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[7] Catiline had assembled about 20,000 troops, of whom
B.C. 62
one-fourth part were already armed, and was moving toward Gaul in order to complete his preparations, when Antonius, the other consul, overtook him beyond the Alps1 and easily defeated the madly conceived adventure of the man, which was still more madly put to the test without preparation. Neither Catiline nor any of the nobility who were associated with him deigned to fly, but all perished at close quarters with their enemies. Such was the end of the uprising of Catiline, which almost brought the city to the extreme of peril. Cicero, who had been hitherto distinguished only for eloquence, was now in everybody's mouth as a man of action, and was considered unquestionably the saviour of his country on the eve of its destruction, for which reason the thanks of the assembly were bestowed upon him, amid general acclamations. At the instance of Cato the people saluted him as the Father of his Country. Some think that this appellation, which is now bestowed upon those emperors who are deemed worthy of it, had its beginning with Cicero. Although they are in fact kings, it is not given to them with their other titles immediately upon their accession, but is decreed to them in the progress of time, not as a matter of course, but as a final testimonial of the greatest services.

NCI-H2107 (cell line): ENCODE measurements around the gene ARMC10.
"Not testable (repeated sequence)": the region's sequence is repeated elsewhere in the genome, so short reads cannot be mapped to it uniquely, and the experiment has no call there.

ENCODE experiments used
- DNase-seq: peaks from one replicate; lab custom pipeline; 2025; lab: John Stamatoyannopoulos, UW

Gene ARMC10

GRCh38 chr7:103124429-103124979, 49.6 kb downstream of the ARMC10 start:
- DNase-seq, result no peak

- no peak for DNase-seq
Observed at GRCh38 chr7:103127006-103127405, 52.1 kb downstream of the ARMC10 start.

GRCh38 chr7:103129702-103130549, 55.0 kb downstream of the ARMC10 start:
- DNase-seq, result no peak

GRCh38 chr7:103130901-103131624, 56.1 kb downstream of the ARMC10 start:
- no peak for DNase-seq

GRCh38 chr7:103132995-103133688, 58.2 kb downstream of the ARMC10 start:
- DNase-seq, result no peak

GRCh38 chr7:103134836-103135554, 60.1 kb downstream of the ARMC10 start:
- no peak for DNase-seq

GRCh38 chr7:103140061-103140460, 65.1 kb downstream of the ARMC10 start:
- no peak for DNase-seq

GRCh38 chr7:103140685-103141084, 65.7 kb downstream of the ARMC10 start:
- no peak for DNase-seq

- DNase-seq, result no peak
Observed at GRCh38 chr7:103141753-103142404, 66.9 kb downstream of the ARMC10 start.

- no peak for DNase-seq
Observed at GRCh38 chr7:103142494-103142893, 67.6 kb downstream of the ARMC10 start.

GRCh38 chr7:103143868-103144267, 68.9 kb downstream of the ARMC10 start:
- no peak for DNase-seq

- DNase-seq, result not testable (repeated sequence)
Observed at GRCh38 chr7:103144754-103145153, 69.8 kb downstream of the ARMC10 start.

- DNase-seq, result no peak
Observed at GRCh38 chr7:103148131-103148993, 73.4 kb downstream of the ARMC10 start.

1 The battle was fought at Pistoria, at the southern base of the Apennines. The Roman army was commanded, not by the consul Antonius, but by his lieutenant Petreius, who is described by Sallust as one who had "served with great reputation for more than thirty years as military tribune, prefect, lieutenant, or prætor." Moreover it was a desperate and bloody engagement. (Cat. 57-61.)

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